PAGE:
A global epidemic of diet related disease has prompted using food as a formal part of patient care and treatment, with the role of nutritionists and dieticians becoming a lot more critical to patient care.
With suboptimal diet being one of the main causes of death both in the UK and globally, a more nutrition centric approach within the healthcare system is an opportunity to offer evidence-based food, nutrition and nutritional therapy interventions to play a key role in the prevention, management, treatment and in some cases the reversal of disease. This not only benefits the individual and the community at large but there is data to suggest this could positively affect the healthcare system with reduced usage and costs. Not only will it reduce healthcare costs but it can reduce the work burden on doctors and nurses and all the support staff in the NHS.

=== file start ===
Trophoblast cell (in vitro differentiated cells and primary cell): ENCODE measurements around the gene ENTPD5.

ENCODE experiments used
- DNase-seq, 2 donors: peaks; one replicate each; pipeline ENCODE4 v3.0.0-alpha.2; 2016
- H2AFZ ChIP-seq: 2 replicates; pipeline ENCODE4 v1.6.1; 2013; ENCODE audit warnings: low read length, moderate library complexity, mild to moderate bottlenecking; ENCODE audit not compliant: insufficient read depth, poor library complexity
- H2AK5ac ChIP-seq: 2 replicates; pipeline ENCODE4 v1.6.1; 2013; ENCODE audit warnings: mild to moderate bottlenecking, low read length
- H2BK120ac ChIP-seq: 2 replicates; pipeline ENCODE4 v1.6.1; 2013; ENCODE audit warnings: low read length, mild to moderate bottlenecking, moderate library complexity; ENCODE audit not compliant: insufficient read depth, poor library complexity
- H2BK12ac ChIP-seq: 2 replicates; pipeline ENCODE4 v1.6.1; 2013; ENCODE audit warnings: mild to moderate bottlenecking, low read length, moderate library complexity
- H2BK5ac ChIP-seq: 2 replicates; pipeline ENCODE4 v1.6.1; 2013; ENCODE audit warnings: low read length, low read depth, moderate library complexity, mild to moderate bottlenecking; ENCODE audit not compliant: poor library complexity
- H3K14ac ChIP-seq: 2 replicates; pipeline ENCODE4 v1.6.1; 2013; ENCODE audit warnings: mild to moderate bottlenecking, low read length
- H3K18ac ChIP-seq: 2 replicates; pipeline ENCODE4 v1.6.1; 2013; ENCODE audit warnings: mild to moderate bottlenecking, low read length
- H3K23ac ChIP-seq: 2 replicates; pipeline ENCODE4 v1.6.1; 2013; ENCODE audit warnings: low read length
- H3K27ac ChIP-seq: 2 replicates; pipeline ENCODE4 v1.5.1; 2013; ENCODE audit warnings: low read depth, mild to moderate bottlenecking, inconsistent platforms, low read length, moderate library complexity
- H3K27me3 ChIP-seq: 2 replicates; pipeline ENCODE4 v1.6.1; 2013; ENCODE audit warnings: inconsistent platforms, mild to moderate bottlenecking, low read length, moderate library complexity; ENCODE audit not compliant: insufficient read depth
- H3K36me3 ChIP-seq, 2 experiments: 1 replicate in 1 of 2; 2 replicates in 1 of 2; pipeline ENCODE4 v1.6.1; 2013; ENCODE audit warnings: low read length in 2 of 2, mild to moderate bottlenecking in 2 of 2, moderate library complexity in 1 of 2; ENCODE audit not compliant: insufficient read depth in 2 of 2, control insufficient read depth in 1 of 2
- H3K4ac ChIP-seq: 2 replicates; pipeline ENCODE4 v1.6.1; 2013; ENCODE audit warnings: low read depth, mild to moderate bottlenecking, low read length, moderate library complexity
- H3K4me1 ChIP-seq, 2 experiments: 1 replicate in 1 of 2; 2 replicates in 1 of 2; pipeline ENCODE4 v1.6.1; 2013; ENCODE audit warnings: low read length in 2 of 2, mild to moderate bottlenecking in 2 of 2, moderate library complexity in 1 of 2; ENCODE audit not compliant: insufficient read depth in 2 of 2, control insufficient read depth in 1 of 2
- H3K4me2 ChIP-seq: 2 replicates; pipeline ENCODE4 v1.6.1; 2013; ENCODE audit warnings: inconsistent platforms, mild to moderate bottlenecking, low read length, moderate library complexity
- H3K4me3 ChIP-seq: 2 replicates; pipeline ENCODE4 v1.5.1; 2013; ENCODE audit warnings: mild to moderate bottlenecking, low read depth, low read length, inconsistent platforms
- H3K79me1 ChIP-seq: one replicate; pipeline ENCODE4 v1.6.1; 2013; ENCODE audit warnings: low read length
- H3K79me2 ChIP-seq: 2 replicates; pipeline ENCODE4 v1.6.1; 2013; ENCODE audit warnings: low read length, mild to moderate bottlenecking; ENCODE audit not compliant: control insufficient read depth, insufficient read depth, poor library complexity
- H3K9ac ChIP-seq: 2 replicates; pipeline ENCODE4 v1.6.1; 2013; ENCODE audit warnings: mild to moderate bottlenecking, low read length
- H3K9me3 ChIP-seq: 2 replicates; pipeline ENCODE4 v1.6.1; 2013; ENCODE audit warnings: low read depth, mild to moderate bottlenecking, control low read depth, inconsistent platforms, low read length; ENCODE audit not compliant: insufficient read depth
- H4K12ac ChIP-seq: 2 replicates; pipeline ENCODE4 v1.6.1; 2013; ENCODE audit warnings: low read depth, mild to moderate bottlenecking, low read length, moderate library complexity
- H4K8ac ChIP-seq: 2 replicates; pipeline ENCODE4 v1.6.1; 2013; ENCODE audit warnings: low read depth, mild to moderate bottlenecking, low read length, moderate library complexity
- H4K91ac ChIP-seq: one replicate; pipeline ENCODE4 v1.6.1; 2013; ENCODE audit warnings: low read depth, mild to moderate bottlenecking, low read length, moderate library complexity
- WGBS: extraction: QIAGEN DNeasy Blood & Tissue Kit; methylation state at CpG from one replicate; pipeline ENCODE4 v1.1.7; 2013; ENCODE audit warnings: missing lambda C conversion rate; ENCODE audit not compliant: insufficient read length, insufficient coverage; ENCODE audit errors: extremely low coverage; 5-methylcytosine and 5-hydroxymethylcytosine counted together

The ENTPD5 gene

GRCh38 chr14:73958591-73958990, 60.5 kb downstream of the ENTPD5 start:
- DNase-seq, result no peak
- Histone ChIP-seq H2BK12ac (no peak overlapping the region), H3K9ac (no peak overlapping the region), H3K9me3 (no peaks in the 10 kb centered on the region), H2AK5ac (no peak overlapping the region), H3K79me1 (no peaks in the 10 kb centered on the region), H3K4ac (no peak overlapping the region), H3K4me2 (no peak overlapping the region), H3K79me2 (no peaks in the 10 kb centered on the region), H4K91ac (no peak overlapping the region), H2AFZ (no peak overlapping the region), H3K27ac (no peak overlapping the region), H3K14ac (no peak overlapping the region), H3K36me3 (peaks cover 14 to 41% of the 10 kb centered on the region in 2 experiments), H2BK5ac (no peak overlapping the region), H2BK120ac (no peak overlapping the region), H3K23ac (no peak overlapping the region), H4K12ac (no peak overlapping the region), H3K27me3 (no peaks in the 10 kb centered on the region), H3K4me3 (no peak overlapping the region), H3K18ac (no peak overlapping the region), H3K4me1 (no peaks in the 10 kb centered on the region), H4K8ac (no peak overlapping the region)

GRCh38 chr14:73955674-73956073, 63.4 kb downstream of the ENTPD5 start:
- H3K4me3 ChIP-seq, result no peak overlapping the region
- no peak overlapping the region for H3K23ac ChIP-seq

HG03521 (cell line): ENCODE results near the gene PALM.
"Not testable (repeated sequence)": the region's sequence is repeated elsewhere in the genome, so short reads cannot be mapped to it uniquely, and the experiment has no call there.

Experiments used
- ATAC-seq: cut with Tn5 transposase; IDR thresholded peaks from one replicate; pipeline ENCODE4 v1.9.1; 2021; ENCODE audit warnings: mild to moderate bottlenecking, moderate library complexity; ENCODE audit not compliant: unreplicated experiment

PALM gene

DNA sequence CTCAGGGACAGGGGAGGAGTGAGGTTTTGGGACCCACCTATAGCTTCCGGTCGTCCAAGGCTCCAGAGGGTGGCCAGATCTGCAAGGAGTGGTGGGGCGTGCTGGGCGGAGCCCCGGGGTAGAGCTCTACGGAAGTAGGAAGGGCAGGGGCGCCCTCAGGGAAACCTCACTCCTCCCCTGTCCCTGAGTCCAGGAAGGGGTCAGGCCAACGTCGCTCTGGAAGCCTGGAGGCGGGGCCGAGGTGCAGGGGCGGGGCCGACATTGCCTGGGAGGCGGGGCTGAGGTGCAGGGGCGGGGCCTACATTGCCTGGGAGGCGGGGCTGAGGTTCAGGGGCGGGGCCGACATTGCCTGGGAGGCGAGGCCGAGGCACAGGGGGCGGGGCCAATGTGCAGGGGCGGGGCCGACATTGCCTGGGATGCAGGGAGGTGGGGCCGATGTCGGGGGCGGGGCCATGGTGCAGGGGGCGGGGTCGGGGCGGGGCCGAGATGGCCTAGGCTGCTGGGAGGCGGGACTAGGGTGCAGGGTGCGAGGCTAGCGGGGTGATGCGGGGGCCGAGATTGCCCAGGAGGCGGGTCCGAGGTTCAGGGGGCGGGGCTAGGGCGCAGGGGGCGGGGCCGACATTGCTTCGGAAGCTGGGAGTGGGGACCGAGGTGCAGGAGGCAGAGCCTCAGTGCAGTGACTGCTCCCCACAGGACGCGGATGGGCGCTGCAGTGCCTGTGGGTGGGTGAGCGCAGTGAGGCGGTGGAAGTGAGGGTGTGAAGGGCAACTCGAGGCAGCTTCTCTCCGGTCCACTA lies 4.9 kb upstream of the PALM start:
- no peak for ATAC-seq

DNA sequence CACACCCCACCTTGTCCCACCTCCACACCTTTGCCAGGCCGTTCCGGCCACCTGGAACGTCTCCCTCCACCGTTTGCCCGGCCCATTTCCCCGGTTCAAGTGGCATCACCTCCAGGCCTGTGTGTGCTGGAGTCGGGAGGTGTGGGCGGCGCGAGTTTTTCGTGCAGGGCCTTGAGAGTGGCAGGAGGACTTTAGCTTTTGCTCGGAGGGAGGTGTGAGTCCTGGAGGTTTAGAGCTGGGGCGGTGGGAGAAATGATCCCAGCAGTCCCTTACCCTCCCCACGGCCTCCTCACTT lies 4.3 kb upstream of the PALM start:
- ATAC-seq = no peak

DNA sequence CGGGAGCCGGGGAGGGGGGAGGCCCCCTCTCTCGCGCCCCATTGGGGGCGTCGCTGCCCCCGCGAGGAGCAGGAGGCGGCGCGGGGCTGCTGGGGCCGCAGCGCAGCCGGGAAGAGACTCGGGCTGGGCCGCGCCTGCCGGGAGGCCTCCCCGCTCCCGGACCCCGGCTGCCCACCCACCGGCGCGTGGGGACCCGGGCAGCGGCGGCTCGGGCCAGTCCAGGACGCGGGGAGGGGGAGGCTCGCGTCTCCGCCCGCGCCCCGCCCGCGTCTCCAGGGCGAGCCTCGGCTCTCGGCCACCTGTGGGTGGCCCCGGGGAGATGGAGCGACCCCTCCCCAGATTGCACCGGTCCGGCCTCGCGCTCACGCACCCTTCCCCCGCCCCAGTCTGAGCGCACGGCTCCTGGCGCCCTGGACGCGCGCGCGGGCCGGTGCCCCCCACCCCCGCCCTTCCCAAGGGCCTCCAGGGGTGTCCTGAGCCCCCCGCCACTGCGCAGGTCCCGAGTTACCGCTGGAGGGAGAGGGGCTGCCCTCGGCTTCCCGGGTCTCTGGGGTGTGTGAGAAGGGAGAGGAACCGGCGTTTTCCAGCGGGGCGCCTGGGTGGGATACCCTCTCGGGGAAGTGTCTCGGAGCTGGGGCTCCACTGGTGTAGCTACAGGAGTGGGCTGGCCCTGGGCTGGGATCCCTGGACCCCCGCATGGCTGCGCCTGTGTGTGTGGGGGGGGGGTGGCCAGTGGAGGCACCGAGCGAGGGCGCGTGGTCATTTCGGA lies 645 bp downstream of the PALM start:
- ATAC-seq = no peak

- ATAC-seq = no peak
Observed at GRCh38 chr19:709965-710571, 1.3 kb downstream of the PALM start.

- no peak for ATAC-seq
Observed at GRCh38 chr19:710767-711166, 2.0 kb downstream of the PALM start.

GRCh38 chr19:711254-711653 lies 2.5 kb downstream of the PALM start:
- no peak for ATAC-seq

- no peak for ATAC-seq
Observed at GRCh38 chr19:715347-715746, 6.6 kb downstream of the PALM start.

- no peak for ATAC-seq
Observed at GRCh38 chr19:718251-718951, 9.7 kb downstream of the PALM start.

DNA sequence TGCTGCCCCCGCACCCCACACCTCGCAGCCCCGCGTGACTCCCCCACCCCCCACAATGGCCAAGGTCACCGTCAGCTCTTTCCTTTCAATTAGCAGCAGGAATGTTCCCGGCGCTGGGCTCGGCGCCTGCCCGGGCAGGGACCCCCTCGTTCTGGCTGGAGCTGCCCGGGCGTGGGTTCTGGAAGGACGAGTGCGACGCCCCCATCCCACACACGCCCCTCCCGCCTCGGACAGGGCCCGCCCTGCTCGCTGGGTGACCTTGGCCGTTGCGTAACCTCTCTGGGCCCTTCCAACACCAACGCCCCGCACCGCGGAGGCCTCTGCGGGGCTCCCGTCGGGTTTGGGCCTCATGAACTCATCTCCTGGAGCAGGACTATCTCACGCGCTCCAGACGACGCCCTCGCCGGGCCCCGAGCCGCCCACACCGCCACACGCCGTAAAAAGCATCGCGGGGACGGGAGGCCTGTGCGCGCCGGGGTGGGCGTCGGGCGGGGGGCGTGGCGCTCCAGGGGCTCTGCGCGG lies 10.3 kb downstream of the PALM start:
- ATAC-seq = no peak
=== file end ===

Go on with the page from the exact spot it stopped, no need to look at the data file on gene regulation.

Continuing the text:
Furthermore, nutritional interventions that are effective for individuals can affect overall population health and shape future food and health policy reform. Although, healthcare systems are a logical delivery or connection point for food is medicine and more nutritional interventions, integration depends on many factors with sustainable funding being one. With more partnerships, grants and funds, this will give us the leverage to work with participating organisations, attract new ones, giving us the resources to work with different communities and bespoke projects where food and nutrition become a primary focus for reform.